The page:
Premium Gas Won't Give Your Car More Power...Or Will It?

Benjamin Hunting
by Benjamin Hunting

Gasoline marketing strategies are problematic, at best, when it comes to figuring out what ‘grade’ of fuel you should be running in your car.

With terms like ‘Regular,’ ‘Super,’ ‘Premium’ and even ‘V-Power’ being thrown into the mix, gas stations wage a subtle campaign to get you to pay for more expensive fuel than your vehicle probably needs. After all, you love your car, don’t you? Why wouldn’t you want it to drink the most ‘Super’ gasoline it can find?

Knock, Knock

Regardless of how they might be labeled, for the most part, gas stations across the country feature gasoline that is tiered by octane rating, usually from 87 at the low end to 94 on the top end (with farm-friendly regions also offering 85 for agricultural equipment). These numbers have nothing to do with the quality or purity of a particular blend of gasoline. All they represent is how effectively a formulation of fuel resists something called ‘knock,’ or detonation, which occurs when gas ignites inside an engine cylinder before the spark plug has a chance to fire. Lower octane ratings have a lower resistance to knock, higher ratings the opposite.

What does this mean to the average driver? Once upon a time, not much. Simply match the number in your owner’s manual with the number on the pump, and you’d get the best mix of performance and efficiency from your vehicle. No fuss, no muss. If your car was designed to run on good old ‘regular’ 87 octane, there was no benefit to be found putting in anything higher. Any talk about ‘premium’ somehow providing better mileage, keeping engines cleaner, or producing more horsepower could be dismissed out of hand, because in order for any of that to be true, an engine would have to have been designed specifically to take advantage of that extra knock resistance.

Enter The Turbo

The funny thing about conventional wisdom, however, is that technology has a way of rendering it a confusing, muddled mess. The first crack in the wall of established opinion came courtesy of early adaptive ECUs, the computer brains that control modern engines.

From the 90s onward, a small sliver of the sports car and luxury market began taking a stab at running multiple fuel maps and ignition timings, based on the idea that the system could detect whether high octane fuel was being used and then advance timing and fuel delivery to match. The gains were modest but presented a way for one company to differentiate itself from another and boast a slightly higher output number in advertising (attached to an asterisk, of course, that explained the need for 91 octane to achieve the posted figures).

Then, less than a decade ago, the turbo revolution happened – and in a big way. No longer relegated to the engine bays of high-performance rides, turbochargers instead began to crop up in pickups, compacts, and crossovers as automakers tried their best to leverage the fuel-sipping ways of small-displacement engines with the power promise of turbochargers that could kick in when extra grunt was needed.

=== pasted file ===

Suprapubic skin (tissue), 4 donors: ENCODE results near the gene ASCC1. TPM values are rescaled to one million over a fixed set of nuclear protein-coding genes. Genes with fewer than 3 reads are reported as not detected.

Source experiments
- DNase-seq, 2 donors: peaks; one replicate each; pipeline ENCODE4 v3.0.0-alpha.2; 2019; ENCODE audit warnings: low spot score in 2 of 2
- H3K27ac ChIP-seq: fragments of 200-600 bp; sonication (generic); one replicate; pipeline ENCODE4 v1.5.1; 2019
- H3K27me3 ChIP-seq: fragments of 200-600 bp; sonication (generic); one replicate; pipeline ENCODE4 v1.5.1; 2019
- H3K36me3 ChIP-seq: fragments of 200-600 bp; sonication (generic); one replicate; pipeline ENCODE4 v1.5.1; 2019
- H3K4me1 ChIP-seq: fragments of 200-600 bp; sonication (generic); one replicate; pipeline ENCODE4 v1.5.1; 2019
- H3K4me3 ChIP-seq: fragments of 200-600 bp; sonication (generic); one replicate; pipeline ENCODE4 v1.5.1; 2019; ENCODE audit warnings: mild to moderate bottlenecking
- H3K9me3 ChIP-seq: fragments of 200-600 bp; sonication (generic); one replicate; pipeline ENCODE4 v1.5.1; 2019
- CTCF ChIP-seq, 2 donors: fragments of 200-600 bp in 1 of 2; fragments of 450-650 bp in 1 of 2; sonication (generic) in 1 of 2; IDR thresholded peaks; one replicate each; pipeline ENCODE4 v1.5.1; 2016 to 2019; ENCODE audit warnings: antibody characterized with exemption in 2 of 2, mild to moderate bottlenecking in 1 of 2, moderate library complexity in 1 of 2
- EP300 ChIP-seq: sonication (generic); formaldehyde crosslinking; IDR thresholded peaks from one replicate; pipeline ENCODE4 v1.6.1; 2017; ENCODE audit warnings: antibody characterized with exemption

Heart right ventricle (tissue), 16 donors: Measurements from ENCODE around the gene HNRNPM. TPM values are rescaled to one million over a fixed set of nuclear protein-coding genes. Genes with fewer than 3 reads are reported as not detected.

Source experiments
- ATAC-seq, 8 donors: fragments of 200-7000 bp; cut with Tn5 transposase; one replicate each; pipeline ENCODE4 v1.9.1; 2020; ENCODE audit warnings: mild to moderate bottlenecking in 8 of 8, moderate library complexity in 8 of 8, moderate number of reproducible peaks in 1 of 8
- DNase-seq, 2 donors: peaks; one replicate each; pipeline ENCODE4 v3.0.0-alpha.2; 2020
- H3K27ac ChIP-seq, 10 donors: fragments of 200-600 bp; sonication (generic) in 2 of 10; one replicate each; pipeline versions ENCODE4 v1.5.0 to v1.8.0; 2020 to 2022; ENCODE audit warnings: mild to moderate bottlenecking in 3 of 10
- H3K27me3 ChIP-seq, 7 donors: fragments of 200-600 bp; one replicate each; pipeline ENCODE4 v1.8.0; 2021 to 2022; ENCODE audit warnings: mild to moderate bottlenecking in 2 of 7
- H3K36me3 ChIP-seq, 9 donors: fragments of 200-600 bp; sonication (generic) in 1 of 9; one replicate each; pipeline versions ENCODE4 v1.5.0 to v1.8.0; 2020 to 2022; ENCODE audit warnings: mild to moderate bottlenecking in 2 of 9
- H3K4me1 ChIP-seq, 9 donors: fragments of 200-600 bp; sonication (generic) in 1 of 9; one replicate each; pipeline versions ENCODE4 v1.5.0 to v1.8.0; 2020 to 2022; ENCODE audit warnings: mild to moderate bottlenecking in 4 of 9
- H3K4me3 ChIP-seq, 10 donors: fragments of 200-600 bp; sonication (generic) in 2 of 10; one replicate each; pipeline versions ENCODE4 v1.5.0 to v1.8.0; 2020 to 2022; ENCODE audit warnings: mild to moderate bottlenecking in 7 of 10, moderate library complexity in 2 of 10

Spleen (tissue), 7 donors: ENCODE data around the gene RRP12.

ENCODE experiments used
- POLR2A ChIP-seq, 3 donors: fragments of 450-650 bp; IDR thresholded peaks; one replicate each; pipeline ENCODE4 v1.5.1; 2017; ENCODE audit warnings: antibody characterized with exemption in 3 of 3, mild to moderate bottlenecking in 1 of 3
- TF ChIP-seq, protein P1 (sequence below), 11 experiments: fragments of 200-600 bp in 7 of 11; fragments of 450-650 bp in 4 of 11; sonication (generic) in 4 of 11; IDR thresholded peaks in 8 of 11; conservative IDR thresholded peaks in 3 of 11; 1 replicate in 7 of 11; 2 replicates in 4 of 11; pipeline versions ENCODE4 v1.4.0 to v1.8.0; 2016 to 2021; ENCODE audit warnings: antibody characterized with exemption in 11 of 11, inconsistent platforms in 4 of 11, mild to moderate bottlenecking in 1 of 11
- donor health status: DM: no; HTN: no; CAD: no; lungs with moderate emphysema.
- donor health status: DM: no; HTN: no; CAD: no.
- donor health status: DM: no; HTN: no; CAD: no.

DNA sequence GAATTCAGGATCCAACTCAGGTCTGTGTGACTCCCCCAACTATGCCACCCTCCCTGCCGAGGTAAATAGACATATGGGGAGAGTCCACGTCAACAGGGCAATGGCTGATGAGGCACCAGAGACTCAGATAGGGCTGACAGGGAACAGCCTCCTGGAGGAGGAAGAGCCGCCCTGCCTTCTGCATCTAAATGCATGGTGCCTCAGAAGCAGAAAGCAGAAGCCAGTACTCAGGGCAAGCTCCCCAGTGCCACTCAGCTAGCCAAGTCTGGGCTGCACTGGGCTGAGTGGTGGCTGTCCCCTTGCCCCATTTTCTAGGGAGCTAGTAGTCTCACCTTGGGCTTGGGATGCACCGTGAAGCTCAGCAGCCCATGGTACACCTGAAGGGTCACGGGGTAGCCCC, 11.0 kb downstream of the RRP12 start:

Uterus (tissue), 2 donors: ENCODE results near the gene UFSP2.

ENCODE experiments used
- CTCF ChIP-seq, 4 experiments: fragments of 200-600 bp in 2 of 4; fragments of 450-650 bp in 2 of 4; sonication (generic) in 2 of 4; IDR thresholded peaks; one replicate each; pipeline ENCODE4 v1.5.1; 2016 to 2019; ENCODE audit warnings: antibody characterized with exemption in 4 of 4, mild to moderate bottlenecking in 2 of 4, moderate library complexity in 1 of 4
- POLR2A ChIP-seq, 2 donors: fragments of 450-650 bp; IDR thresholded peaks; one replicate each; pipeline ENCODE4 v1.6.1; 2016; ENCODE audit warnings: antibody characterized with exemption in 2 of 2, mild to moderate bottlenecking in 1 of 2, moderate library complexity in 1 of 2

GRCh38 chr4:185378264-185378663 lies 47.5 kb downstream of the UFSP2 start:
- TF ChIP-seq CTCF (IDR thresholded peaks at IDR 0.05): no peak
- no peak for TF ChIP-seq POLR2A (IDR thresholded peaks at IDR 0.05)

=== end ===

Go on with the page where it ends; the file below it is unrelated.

Suddenly, adaptive ECUs had an entirely new set of parameters to play with – and a lot more potential to exploit. Remember earlier when we mentioned ‘knock resistance?’ It turns out that turbochargers respond really, really well to the use of ‘premium’ fuel because it allows them to turn up the boost without worry about detonation. The better the knock resistance, or octane rating of the gasoline that is used, the more boost can be safely run in a given engine, and the more power produced.

With this in mind, car companies were able to get creative with turbocharged designs that ran just fine on ‘regular’ but were able to deliver substantially more horsepower and torque if 91 octane or better made its way into the tank. A perfect example is the 2018 Mazda 6 – when its turbo engine is specified, it delivers 227 horsepower on 87 octane and 250 horsepower on 91. This leaves it up to owners to decide whether they want to pay extra when filling up to enjoy better acceleration or instead stick with a more affordable fuel bill each and every month.

See Also: 2018 Mazda6 Review and Video

What does this mean for your next trip to the pump? Not much more than opening up your owner’s manual and doing a more thorough reading of what your vehicle has to offer you. If you own a turbocharged car or truck, there’s a chance you’re leaving at least a little performance on the table if you choose 87 over 91 octane gasoline, and it’s worth looking into to know for sure.

Just remember that it’s engineers, not marketers, who gave you that extra power.

Benjamin Hunting
Benjamin Hunting

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  • Jeff Surratt Jeff Surratt on Jul 14, 2018

    I drive a 2006 VW Jetta GLI 2.0 Turbo. This is a non issue for me, it only cost me an additional $246 to use premium fuel to go 15,000 miles. I am sure I will spend way more on coffee over the next 15,000 miles. LOL!

  • PaulWVa PaulWVa on Jul 16, 2018

    I'm no expert. But I have owned three Toyota 4Runners, all with V6 engines, all driven in the hills and used for light towing. All three "run" better with "high test" or premium gas. They pull smoother and rattle and knock less. Say what you want but I run them 200k before trading to the current model I can only go by the seat of my pants and time behind the wheel... but there is a difference, I have no doubt what so ever.